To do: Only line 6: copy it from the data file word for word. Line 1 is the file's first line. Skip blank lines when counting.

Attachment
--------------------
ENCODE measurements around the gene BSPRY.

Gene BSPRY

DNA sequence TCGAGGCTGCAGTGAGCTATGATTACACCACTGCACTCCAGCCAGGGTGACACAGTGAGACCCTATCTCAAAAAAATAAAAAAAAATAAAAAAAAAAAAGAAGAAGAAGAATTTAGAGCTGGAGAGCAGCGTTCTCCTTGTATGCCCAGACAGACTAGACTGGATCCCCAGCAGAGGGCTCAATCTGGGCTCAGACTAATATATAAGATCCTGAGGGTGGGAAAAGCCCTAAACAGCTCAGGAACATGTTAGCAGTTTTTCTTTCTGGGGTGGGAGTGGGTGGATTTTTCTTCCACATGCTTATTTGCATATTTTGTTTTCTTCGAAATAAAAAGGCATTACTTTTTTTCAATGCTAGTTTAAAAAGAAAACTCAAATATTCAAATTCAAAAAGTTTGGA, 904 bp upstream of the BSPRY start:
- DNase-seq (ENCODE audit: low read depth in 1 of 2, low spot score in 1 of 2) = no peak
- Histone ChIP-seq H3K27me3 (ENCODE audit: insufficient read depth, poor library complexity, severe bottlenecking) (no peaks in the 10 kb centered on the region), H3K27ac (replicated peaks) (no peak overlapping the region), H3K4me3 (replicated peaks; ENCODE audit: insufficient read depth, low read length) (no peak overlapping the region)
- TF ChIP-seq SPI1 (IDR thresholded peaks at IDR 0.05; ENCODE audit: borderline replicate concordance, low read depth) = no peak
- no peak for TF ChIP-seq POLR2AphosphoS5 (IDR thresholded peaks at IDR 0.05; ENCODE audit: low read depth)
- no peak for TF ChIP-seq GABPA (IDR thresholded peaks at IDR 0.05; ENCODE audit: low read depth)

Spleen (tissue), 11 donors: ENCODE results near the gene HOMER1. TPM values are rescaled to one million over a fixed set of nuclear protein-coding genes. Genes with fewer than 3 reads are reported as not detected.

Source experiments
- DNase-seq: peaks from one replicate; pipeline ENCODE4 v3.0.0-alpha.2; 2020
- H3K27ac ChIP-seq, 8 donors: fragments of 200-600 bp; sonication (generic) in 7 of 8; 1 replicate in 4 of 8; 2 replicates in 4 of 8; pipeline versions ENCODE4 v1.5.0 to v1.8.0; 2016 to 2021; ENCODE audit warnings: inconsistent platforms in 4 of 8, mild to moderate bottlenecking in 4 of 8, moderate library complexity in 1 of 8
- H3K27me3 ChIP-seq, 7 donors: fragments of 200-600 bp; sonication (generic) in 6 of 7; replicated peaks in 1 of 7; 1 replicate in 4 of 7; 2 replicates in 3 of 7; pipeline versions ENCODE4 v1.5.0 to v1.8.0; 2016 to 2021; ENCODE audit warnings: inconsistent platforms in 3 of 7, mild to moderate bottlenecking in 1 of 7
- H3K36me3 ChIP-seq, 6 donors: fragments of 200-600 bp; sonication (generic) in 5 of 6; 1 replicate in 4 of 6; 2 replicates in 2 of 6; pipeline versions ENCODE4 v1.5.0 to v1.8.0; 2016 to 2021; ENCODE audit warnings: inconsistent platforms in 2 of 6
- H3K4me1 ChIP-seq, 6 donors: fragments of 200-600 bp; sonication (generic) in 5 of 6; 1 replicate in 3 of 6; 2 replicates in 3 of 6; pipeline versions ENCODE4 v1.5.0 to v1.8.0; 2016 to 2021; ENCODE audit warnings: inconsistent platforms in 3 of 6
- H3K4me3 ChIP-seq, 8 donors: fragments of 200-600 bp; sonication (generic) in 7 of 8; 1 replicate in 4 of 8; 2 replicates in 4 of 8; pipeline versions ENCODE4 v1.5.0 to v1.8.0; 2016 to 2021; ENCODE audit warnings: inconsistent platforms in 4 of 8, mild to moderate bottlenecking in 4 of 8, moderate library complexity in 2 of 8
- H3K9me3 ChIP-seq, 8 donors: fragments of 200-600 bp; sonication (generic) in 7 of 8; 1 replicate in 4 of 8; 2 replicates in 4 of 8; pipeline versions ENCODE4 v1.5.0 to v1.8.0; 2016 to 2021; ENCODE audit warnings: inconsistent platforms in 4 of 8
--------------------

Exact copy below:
- TF ChIP-seq SPI1 (IDR thresholded peaks at IDR 0.05; ENCODE audit: borderline replicate concordance, low read depth) = no peak